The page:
Government shutdown will have little impact locally

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WASHINGTON, D.C. (WKBN) —  On Friday, with just three days until the deadline, the Democratically controlled U.S. Senate approved legislation to avert a government shutdown.

But Republican House leaders said they are unwilling to approve the same bill. That means a third of federal workers could be told to stay home starting Tuesday.

If that happens, national parks will see an impact. Social Security and Medicare benefits would keep coming, but there could be delays in processing new applications.

Roy Bee of Newton Falls is angry and concerned about what a government shutdown will mean for him if Congress doesn’t act.

“Our checks stop coming and right on down the line,” Bee said.

While airports are not expected to be affected, there may be delays in processing of visa and passport applications. Cornersburg Travel agent Mary Ann Dwyer said that could force customers to cancel overseas trips, so they may want to to buy insurance.

In Warren, Mayor Doug Franklin said he will be keeping a close eye on projects that use federal money.

“My concern would be a delay in reimbursements for some of our programs such as street resurfacing programs, the transitional housing program,” Franklin said.

But not all government would stop operating. National security, health and safety would go on as usual.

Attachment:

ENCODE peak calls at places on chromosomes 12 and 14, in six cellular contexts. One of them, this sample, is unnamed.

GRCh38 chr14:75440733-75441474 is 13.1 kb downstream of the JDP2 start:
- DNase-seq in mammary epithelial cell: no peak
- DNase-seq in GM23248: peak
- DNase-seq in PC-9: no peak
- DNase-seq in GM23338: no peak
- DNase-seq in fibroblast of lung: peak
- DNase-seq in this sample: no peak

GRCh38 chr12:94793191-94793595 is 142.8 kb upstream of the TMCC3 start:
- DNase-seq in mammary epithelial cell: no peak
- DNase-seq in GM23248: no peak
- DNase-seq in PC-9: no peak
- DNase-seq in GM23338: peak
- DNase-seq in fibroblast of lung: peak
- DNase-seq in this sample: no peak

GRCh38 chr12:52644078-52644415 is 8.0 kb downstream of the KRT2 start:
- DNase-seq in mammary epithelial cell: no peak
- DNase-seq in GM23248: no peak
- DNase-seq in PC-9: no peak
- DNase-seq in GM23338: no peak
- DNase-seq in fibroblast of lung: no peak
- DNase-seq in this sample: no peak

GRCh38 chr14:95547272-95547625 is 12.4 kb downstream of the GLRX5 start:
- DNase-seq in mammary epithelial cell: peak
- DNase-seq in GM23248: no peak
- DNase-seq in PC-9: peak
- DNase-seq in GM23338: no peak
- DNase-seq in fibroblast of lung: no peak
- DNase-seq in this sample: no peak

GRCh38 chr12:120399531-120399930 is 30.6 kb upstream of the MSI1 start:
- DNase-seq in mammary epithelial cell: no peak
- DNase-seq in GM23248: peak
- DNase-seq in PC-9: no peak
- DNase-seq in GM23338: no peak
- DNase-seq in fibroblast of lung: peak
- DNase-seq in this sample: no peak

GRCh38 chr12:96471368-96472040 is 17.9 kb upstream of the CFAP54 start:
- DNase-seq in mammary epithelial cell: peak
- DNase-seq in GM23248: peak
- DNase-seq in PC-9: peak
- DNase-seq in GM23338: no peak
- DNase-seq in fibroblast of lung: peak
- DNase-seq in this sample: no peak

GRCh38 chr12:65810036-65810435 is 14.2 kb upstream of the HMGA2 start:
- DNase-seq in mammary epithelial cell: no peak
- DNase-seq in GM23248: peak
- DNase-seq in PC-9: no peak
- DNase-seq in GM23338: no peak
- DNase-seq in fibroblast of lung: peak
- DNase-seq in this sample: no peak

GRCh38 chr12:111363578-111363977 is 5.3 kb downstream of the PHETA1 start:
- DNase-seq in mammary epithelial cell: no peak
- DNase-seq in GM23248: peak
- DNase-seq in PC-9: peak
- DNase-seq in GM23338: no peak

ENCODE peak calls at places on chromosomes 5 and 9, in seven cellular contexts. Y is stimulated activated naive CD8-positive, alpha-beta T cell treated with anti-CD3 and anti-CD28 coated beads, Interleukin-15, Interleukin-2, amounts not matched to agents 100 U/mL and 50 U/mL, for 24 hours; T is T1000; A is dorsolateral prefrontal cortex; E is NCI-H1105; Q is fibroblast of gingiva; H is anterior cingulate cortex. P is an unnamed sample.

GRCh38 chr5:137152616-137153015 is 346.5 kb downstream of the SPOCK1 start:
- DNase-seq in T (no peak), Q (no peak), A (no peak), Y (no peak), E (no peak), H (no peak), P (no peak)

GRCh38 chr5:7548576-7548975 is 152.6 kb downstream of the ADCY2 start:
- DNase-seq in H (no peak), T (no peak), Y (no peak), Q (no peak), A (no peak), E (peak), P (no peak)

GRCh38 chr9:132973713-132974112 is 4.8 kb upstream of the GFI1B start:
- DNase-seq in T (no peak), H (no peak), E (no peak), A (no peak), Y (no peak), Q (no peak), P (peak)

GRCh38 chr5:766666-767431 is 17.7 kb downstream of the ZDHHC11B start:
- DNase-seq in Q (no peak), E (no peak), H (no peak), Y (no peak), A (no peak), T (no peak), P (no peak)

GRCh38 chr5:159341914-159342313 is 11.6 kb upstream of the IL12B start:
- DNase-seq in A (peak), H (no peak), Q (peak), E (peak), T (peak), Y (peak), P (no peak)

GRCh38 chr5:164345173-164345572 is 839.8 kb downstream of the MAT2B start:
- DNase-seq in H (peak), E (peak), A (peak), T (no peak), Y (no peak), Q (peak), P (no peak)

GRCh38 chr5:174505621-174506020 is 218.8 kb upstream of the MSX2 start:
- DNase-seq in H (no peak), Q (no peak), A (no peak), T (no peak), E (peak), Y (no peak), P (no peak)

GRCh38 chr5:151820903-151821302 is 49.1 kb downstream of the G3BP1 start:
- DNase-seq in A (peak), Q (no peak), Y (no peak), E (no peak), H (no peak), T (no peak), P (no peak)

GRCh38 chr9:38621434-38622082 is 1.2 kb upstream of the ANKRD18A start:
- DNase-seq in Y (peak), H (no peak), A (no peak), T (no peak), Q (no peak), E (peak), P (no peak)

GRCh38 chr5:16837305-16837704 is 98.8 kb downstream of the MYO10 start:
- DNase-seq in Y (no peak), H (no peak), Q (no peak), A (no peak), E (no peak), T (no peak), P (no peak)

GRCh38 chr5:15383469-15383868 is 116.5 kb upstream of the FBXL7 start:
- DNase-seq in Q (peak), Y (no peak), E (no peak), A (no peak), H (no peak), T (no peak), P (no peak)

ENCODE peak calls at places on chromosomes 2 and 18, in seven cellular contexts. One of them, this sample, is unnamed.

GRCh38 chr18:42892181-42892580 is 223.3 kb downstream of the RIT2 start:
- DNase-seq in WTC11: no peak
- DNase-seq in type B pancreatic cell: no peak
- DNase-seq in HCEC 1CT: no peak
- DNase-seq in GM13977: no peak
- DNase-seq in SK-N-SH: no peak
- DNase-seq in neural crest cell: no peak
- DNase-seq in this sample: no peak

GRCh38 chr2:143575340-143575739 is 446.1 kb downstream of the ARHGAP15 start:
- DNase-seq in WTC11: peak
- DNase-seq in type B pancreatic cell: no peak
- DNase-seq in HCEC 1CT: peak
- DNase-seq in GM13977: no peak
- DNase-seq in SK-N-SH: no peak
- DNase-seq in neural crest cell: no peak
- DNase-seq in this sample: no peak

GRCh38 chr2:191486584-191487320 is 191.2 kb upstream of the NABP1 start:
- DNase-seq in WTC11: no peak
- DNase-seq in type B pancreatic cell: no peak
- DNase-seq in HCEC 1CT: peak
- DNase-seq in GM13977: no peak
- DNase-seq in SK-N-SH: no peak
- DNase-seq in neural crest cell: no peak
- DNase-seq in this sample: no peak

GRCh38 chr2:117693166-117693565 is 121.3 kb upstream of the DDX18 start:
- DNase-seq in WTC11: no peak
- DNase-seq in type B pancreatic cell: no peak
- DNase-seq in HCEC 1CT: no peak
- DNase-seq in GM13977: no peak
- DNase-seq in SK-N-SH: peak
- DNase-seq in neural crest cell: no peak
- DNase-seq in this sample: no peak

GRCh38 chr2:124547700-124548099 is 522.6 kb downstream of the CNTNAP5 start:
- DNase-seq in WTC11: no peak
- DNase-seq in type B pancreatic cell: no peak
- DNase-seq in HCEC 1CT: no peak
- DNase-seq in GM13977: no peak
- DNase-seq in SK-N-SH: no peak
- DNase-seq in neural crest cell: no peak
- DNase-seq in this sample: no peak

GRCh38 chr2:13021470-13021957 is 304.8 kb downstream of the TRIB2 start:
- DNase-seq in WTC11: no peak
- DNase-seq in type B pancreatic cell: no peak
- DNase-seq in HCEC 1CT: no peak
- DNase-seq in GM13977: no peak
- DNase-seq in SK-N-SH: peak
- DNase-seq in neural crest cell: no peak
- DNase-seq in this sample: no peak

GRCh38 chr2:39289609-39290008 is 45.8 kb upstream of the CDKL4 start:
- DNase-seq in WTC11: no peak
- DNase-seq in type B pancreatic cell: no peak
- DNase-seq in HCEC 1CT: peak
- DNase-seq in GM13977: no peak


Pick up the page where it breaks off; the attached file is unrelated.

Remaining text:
The mailman will still deliver letters, but post offices inside federal office buildings may have to close. Active duty military personnel are exempt from furloughs. Federal courthouses, like the two in Youngstown, would keep running at least 10 days after the shutdown, using fees and other money.

And although Wall Street fears the worst, such as plunging stocks and economic upheaval, history shows those fears are likely unfounded. There have been 17 government shutdowns since 1976, ranging in length from one day to 21 days, and none have caused a market meltdown.

The average decline in the Standard & Poor’s 500 index during a shutdown lasting 10 days or more is about 2.5 percent. For shutdowns lasting five days or fewer, the average decline is 1.4 percent. Shutdowns may even offer a buying opportunity, according to one local financial expert.

“Anytime you talk about the market, people are going to be invested in the stocks side with their 401(k), so you can use that as a time to possibly buy more. The closer you are to retirement, you really need to gauge how much risk you should be taking with your portfolio anyway,” said Brian Laraway of Bury Financial Group.

For those just starting out with their 401(k), Laraway said not to worry and ride out any financial storm since the country is sure to go through this again and again. The debt ceiling has been raised 74 times since 1962.

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